Stream carbon dynamics in low-gradient headwaters of a forested watershedThis article is part of a larger document. View the larger document here.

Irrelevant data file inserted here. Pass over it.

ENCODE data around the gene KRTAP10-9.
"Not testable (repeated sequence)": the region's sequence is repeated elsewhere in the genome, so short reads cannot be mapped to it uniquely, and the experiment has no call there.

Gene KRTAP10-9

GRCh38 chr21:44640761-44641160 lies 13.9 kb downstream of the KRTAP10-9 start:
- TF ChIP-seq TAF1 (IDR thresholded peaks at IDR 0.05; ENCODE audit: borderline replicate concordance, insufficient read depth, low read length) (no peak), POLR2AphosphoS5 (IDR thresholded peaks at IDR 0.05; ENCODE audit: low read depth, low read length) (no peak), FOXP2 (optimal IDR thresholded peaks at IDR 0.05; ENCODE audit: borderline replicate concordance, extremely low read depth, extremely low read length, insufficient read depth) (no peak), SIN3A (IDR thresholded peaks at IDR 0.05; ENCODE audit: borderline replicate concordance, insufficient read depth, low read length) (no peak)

Headwater streams drain more than 70 percent of the total watershed area in the United States. Understanding of carbon dynamics in the headwater systems is of particular relevance for developing best silvicultural practices to reduce carbon export. This study was conducted in a low-gradient, predominantly forested watershed located in the Gulf Coastal Plain region, to (1) investigate spatiotemporal dynamics of carbon concentrations in the headwaters, (2) assess the relationships among stream carbon and nutrient conditions, and (3) quantify carbon export from the entire watershed. Fifteen sites were selected along four first-to-third order streams. Monthly and storm event water samples were collected from December 2005 to September 2007. These samples were analyzed for total and dissolved organic and inorganic carbon, nitrate/nitrite nitrogen, and total and dissolved phosphorus. In addition, instream water quality parameters (dissolved oxygen, temperature, pH) were measured monthly at each site to gather information on stream environmental conditions. The study found a seasonal variation of stream carbon concentration ranging from 9.6 to 30.0 mg/L with the lowest concentrations in January and February. There was a clear increasing trend of dissolved inorganic carbon from the winter to summer months, indicating a critical metabolic role of carbon supply and transport. Over the entire 22 months, the watershed exported a total of 1054.35 t carbon, in a decreasing trend of fluxes from 5.2 to 1.3 kg/ha per month with the increasing drainage area. This information can be useful for designing silvicultural practices that will conserve and maintain ecosystem carbon.
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